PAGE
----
This study has been completed.
September 2009 – May 2016
American Institutes for Research
Mathematica Policy Research
Decision Information Resources
The federal School Improvement Grants (SIG) program was authorized by Title I, Section 1003(g) of the No Child Left Behind Act of 2001. The purpose of the grants was to help turn around the nation's persistently lowest-achieving schools. States received SIG funds from the U.S. Department of Education based on Title I funding formulas. They then competitively distributed the funds to districts applying on behalf of their eligible schools. The first cohort of SIG, which is the focus of this study, received funding beginning in the 2010–11 school year. To qualify for the three-year grant in the first cohort, schools must (among other requirements) have been willing to implement one of four prescribed intervention models: turnaround, restart, closure, or transformation. About $546 million were allocated in FY 2009 for SIG with a supplement of $3 billion from the American Recovery and Reinvestment Act of 2009. With the possibility of rollover funds, this amounted to an initial $3.5 billion injection into the SIG program during the 2010–11, 2011–12, and 2012–13 school years. This study sought to provide descriptively rich and qualitative information for a small but diverse set of schools receiving SIG in the first cohort to implement an intervention model beginning in the 2010–11 school year.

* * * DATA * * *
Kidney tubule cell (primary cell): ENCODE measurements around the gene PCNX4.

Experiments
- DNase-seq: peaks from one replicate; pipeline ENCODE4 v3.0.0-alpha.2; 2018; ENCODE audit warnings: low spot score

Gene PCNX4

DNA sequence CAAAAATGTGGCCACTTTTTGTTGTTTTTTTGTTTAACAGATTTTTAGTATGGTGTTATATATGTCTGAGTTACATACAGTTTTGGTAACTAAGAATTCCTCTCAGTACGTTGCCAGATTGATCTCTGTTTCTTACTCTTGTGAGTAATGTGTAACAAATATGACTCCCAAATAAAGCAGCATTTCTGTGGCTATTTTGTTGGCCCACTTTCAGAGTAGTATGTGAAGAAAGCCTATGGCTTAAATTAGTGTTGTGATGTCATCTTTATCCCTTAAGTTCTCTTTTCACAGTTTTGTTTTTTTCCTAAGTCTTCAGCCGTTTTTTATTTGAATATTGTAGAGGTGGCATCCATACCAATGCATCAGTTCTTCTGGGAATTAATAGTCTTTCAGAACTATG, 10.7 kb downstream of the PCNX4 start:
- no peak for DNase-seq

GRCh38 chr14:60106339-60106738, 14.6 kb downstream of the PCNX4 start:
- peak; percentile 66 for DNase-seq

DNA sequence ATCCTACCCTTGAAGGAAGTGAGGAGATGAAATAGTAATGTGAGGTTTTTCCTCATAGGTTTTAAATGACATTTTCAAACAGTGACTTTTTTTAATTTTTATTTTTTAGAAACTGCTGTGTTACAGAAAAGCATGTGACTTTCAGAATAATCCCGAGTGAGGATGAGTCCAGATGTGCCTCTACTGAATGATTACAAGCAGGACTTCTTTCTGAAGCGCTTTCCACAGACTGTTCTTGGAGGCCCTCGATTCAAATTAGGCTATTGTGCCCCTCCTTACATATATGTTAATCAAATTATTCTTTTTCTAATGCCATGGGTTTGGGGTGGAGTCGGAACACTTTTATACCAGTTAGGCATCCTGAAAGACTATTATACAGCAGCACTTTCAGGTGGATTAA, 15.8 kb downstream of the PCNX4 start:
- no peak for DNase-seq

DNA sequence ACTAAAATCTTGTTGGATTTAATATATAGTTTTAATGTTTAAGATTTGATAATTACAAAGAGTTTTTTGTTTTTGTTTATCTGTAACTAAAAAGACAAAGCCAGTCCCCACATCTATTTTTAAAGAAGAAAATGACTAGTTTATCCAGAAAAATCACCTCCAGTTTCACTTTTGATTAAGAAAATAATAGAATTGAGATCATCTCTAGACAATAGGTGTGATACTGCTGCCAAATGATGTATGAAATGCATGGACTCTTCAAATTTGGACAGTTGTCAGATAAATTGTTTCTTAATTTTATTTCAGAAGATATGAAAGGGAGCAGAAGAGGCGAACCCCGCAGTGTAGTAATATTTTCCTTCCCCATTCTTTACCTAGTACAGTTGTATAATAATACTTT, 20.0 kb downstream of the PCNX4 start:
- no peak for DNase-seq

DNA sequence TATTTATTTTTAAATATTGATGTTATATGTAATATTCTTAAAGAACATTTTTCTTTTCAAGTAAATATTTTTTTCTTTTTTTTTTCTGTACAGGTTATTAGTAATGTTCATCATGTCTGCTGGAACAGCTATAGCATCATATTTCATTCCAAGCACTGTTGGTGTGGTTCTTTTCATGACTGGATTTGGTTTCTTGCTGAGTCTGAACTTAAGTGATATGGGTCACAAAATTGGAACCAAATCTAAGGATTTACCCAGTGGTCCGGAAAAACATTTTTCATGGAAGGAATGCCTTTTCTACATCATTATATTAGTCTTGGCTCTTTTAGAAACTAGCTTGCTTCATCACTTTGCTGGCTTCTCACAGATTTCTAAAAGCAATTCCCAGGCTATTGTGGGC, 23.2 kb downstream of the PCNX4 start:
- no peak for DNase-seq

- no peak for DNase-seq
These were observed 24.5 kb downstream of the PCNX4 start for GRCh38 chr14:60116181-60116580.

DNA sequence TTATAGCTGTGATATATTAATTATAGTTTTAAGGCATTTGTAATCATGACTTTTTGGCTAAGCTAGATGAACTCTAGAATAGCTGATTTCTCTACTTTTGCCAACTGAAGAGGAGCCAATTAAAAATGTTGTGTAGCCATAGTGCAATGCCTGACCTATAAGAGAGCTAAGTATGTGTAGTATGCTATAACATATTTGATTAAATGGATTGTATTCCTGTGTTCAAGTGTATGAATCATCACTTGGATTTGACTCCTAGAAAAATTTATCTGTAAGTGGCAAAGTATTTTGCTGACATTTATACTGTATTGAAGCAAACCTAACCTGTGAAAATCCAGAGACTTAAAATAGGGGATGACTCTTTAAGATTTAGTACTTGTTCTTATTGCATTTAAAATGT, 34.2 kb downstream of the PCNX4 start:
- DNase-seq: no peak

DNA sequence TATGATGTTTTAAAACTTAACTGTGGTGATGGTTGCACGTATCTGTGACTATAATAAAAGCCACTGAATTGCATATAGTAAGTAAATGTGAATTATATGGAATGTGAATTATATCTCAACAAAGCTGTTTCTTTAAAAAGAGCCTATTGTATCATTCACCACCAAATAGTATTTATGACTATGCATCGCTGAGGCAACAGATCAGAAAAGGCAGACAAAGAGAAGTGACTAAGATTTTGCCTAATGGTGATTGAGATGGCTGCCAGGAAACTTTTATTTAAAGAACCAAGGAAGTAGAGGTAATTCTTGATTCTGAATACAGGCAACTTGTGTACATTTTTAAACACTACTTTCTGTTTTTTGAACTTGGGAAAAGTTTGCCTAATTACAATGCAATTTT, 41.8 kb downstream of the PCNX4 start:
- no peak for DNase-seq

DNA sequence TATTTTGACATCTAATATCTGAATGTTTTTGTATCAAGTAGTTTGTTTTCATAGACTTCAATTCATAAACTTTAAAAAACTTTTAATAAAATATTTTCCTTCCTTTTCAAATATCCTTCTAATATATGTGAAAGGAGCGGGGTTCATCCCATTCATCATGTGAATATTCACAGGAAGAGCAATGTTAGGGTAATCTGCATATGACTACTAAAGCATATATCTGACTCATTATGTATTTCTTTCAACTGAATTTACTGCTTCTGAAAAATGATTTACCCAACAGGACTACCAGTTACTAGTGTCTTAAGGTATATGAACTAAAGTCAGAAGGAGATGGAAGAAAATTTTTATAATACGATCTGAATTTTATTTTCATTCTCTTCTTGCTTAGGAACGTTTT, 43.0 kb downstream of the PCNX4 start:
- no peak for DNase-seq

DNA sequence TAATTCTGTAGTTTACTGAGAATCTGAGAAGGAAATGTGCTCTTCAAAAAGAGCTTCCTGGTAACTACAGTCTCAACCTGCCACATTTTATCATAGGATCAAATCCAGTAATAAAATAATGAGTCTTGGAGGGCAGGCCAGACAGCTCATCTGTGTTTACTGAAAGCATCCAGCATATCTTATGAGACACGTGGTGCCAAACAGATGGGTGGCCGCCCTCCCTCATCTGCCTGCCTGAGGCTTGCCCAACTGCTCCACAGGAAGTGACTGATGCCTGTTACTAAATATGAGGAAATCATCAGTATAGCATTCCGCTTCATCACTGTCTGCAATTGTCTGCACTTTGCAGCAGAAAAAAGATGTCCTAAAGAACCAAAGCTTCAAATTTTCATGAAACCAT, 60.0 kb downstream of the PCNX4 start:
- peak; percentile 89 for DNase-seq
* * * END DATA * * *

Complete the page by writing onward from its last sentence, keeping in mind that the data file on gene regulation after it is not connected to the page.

This study employed a case study design. A core sample of 25 SIG schools was purposively selected from 13 districts and 6 states to represent a range of geographic regions, urbanicities, school sizes, racial/ethnic compositions, socioeconomic statuses, SIG intervention models, and SIG funding levels, among other factors.
Data collection took place over three school years, beginning in spring 2011 and concluding in spring 2013. Data collection included interviews with each state's SIG leaders, a teacher survey, as well as site visits to the case study schools that included analysis of fiscal records, as well as interviews and focus groups with district officials, principals, teachers, parents, union officials, external support providers, and students. There also were two sets of approximately 10 schools selected for special case studies, with one set focused on SIG schools with a high proportion of English Language Learners (ELL) and another focused on rural SIG schools.
Together these case studies provided rich, cross-site, qualitative information to address the study's research questions. They also helped describe the change process in schools implementing one of the SIG intervention models, as well as identify potential leading indicators of successful implementation of the models, which may be informative for policymakers, schools that are implementing or considering implementing intervention models, program staff, and other key stakeholders.
The final report, titled Case Studies of Schools Receiving School Improvement Grants: Final Report, presents findings from all three years of SIG implementation and was released in April 2016.
The first report, titled Case Studies of Schools Receiving School Improvement Grants: Findings After the First Year of Implementation, was released in May 2014.
Other publications from this study are listed below.
Descriptive Background Reports That Provide Context for SIG
Briefs on Special Topic Case Study Schools
Two data files containing publicly-available information on SIG-eligible and SIG-awarded schools are available for the purposes of secondary analysis.